Tauranga Port spending $150m to prepare for mega ships
Port of Tauranga is planning to spend $150 million over the next three years to position the port for the new generation of mega container ships. The money will be spent on the first stage of deepening the port’s shipping channels, buying two new tugs and two additional cranes.
Italy’s Saipem says needs more money to finish Poland’s LNG terminal
Italian firm Saipem will complete the delayed construction of Poland’s liquefied natural gas (LNG) terminal this summer, but only if it receives further payment, Polish daily Rzeczpospolita said, quoting Saipem’s spokeswoman. Saipem is leading the consortium which is building the terminal in the Baltic city of Swinoujscie. “The LNG terminal will be ready to take the first loads in the summer, assuming that the consortium receives appropriate support from Polskie LNG and that financing of the terminal’s full operations in the following months will be provided,” Camilla Palladino told Rzeczpospolita. Polskie LNG, which is owned by Poland’s gas grid Gaz-System and is responsible for the investment, declined to comment, Rzeczpospolita said.
The terminal is Poland’s flagship project in its plan to cut dependence on gas imports from Russia. Poland said earlier this month it would not increase payments for the construction, which was supposed to be completed by the end of 2014 for a total of 2.4 billion zlotys ($636 million). Source: Reuters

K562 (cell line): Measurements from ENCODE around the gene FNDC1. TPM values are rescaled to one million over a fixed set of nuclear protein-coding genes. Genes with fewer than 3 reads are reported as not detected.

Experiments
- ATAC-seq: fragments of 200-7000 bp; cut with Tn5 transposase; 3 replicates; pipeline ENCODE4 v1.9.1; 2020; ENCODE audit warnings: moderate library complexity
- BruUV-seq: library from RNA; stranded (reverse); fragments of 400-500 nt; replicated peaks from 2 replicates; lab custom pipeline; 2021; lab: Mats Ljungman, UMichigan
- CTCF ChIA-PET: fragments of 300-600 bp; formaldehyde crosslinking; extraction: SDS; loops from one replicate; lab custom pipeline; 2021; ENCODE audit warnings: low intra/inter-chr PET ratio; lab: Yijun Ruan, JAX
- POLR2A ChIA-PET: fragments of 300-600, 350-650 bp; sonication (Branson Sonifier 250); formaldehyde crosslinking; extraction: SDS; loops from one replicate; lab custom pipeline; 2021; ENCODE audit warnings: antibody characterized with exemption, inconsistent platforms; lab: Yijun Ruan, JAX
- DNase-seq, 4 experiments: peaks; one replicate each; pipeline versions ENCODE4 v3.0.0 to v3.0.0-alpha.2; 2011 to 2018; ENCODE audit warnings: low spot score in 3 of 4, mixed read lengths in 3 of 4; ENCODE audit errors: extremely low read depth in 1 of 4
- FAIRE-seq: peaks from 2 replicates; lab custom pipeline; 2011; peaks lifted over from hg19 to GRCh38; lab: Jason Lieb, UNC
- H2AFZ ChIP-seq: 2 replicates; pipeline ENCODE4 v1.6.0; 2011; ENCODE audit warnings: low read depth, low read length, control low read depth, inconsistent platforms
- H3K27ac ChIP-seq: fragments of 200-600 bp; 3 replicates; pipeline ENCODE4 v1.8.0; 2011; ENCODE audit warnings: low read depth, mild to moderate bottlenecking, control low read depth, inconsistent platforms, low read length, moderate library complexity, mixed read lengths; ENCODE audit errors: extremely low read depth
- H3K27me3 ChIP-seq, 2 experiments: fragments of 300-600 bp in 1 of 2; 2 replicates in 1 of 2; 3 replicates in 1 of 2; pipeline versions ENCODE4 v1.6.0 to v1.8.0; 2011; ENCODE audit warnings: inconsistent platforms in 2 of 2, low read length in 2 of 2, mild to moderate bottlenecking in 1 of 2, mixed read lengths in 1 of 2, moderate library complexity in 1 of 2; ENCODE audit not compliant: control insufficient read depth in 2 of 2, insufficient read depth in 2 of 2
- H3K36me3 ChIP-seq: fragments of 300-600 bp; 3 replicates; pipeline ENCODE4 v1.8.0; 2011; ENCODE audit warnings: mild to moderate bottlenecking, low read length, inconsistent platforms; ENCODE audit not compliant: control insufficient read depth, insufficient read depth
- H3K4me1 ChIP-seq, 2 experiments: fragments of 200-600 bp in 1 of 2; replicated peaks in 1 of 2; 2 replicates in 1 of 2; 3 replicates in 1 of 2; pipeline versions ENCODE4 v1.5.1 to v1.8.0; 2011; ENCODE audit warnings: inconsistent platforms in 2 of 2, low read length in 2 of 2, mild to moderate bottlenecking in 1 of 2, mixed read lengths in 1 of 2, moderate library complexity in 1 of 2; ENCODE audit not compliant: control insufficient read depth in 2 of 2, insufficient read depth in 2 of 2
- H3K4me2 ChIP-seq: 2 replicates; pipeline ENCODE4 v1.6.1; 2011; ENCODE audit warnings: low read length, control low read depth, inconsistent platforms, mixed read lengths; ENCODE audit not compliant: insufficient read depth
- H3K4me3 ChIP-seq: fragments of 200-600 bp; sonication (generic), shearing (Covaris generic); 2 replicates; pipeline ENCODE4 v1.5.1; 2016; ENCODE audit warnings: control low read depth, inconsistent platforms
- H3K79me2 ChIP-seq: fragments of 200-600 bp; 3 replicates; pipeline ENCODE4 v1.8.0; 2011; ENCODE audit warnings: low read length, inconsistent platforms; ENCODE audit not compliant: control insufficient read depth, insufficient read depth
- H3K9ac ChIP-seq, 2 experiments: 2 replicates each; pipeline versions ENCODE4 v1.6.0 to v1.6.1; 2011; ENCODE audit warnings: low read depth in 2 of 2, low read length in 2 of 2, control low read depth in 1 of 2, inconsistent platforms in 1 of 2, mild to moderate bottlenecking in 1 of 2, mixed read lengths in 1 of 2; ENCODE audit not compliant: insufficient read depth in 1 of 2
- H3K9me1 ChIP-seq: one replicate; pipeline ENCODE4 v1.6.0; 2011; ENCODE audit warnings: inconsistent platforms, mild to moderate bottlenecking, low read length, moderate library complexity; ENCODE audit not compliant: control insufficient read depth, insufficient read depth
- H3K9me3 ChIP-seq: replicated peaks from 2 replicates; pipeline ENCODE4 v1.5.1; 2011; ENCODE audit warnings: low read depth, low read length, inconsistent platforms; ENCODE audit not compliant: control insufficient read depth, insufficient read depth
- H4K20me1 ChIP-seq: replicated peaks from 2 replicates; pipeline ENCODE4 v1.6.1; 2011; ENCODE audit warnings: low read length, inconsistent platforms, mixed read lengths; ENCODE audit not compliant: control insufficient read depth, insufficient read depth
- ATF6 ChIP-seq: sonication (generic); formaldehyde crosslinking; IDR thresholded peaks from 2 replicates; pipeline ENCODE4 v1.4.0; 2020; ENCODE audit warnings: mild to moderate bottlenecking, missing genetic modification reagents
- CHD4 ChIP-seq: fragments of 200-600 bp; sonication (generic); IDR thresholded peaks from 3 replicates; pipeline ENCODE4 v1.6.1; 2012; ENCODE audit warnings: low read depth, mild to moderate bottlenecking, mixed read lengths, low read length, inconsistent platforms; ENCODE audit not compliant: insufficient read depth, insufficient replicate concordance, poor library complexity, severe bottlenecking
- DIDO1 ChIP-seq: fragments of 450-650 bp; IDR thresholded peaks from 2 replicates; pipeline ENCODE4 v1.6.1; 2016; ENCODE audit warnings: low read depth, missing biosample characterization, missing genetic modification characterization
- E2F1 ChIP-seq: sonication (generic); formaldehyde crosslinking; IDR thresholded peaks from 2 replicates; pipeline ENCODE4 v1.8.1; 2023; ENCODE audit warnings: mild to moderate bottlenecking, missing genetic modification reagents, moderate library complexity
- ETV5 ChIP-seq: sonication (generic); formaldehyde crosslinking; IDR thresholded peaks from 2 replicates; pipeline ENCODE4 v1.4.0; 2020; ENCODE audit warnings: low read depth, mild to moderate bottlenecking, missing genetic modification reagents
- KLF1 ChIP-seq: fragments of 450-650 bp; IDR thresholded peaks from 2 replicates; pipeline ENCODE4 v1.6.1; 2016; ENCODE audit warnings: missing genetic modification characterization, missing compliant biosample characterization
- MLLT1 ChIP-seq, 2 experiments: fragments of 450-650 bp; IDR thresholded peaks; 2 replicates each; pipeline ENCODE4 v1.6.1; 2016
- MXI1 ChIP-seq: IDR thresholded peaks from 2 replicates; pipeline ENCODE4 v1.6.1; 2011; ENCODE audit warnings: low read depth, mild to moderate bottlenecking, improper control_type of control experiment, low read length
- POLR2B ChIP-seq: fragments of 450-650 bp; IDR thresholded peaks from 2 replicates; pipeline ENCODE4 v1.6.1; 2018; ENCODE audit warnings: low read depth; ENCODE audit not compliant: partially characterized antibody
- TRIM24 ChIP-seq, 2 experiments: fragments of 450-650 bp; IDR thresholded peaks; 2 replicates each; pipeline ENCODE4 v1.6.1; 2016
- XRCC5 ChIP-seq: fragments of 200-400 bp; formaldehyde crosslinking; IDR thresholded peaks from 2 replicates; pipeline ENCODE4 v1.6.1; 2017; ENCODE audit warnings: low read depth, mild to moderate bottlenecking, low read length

Houston Ship Channel delays could take until May-Jun to clear
There is a shipping delay of up to a month in the Houston Ship Channel, with the backlog expected to last into May or even June, trade sources said Sunday on the sidelines of American Fuel and Petrochemical Manufacturers’ annual meeting.
“There’s no space, vessels are tied up,” a trader said.
A separate trader said he was forced to pay demurrage on a cargo due to the delays.
The 52-mile ship channel provides access from the Gulf of Mexico through Galveston Bay to various ports in Houston and other cities in the area that have industrial facilities, including refineries and petrochemical plants.
The delay in ship movement in the Houston Ship Channel impacts the delivery and loading schedules of crude oil, petroleum and petrochemical products, among other things.
Fog as well as a ship collision in early March, followed by a spill of MTBE, are the main reasons for the recent delays, sources said.
The time to berth and load a cargo at terminals in the area is currently around five to nine days, compared with the usual one to two days, a company source with a shipping company said, adding that it could take until May or June to clear the backlog.